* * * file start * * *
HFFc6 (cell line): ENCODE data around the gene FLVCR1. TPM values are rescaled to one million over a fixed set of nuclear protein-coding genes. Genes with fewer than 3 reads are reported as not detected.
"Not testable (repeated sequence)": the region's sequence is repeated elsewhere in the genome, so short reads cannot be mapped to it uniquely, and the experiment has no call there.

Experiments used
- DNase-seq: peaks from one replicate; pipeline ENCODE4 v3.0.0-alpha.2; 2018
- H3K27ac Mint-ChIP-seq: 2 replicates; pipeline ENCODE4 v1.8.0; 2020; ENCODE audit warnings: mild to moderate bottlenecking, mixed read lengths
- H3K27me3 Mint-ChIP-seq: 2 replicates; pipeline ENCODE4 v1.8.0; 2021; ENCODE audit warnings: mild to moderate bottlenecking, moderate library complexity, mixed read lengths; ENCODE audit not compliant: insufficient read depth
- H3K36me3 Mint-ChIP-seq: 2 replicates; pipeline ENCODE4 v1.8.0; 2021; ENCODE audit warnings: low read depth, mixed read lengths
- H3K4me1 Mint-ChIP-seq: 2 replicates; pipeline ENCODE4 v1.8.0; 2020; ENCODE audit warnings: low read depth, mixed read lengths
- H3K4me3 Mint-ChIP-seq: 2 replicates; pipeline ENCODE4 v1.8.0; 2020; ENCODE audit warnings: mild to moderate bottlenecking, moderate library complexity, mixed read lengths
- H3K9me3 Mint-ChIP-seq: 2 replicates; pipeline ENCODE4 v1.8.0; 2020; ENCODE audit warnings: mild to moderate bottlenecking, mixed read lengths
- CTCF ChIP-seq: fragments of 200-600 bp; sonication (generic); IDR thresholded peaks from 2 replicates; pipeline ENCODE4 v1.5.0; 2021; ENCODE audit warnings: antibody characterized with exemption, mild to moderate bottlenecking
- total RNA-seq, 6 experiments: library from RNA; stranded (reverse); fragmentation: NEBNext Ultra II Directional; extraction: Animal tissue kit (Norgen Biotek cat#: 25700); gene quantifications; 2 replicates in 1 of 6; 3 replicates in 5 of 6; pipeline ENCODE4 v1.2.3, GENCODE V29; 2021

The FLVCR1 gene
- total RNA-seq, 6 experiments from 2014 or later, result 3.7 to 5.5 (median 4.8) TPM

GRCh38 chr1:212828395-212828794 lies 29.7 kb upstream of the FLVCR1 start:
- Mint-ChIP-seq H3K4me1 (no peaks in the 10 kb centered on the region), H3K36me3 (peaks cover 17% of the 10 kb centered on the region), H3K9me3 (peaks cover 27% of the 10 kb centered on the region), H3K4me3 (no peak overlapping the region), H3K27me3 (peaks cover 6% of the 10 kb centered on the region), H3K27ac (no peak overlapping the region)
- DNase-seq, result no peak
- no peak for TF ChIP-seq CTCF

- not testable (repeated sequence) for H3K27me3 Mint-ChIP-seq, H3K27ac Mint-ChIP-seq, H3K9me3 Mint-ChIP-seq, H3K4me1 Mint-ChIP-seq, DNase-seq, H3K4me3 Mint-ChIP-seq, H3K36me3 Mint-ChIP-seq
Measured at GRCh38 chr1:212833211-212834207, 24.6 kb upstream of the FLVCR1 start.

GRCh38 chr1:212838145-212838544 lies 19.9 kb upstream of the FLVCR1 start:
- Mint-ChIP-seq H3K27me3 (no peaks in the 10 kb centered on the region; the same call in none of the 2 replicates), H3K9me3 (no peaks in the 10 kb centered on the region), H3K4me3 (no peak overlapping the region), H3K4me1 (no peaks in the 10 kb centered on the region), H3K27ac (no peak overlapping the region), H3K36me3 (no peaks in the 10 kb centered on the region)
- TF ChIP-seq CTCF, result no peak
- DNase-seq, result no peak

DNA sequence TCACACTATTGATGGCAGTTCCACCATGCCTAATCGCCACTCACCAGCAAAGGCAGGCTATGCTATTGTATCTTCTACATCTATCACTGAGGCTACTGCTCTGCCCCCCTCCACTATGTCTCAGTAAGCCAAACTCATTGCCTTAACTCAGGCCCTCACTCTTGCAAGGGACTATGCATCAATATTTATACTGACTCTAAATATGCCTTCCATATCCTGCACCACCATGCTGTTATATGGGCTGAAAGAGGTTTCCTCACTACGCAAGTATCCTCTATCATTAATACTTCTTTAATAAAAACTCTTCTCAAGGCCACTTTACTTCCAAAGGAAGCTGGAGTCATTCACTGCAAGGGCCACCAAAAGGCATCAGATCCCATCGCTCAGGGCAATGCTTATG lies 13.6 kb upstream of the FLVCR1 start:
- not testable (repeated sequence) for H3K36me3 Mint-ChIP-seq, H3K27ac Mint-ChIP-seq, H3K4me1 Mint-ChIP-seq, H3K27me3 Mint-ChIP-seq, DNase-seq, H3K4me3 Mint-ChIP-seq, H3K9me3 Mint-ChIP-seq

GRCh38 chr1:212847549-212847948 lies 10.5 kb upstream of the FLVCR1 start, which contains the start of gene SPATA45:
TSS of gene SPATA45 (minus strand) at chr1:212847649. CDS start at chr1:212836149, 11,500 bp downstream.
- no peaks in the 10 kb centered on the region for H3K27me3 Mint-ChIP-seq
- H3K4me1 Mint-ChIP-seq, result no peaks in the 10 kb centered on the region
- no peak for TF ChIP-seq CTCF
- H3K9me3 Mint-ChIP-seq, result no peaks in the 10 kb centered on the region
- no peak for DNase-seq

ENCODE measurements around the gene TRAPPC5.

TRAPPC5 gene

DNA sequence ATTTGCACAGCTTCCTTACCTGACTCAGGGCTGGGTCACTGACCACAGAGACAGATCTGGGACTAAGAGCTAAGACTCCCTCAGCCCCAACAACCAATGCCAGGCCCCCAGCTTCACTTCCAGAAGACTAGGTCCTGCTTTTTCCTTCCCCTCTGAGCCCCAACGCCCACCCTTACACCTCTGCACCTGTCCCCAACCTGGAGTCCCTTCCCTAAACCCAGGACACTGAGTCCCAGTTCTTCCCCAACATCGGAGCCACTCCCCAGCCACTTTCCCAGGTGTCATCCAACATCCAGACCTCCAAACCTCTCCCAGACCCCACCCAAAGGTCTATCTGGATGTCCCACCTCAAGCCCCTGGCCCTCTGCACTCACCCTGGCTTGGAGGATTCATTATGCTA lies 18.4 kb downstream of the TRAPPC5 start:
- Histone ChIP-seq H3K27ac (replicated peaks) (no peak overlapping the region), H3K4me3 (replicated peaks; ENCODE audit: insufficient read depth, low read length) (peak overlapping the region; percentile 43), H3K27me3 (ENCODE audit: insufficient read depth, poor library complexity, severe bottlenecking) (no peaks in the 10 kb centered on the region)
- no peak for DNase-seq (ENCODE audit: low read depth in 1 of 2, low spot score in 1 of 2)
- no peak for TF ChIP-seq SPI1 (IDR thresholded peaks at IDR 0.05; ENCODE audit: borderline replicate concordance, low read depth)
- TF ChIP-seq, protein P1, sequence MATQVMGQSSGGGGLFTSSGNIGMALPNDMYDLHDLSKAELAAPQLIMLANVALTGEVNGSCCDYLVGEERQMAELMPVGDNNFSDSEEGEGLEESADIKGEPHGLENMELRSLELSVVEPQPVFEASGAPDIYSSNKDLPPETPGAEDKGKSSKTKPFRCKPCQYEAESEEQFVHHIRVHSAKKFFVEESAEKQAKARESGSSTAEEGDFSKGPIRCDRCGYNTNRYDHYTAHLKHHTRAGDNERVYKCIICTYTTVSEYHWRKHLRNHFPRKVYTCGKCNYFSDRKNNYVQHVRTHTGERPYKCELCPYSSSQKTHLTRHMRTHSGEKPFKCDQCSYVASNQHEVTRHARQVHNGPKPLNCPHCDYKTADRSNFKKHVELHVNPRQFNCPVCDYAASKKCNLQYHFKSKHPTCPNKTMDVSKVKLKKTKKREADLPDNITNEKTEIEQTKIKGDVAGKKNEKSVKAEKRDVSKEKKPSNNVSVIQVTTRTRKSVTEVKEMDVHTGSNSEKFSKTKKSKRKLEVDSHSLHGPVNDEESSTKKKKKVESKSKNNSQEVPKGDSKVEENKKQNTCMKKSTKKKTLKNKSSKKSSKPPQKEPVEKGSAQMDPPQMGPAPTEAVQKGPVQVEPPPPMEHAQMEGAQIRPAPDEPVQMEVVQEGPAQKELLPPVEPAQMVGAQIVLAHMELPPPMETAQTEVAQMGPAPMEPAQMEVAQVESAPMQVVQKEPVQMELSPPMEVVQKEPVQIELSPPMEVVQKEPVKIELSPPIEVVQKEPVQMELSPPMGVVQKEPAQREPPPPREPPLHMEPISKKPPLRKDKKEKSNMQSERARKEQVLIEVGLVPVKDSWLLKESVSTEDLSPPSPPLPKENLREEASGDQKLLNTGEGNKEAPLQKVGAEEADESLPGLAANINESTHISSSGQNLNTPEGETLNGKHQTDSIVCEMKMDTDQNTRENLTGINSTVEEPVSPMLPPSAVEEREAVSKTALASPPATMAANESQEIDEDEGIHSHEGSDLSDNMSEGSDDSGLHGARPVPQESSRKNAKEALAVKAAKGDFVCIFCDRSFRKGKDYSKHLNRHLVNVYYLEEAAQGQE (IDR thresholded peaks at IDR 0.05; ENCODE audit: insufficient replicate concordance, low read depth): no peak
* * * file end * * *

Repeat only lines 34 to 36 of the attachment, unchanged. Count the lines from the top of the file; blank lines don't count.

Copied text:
ENCODE measurements around the gene TRAPPC5.

TRAPPC5 gene

DNA sequence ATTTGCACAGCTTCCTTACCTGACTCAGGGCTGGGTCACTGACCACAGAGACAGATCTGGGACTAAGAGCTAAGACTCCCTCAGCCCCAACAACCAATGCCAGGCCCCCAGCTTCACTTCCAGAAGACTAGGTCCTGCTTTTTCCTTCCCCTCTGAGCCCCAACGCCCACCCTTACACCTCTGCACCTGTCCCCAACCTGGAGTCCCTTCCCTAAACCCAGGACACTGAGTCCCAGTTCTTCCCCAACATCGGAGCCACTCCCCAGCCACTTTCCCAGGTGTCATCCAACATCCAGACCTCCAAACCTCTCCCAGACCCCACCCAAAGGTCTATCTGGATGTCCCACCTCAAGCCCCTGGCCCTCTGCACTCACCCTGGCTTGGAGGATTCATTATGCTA lies 18.4 kb downstream of the TRAPPC5 start: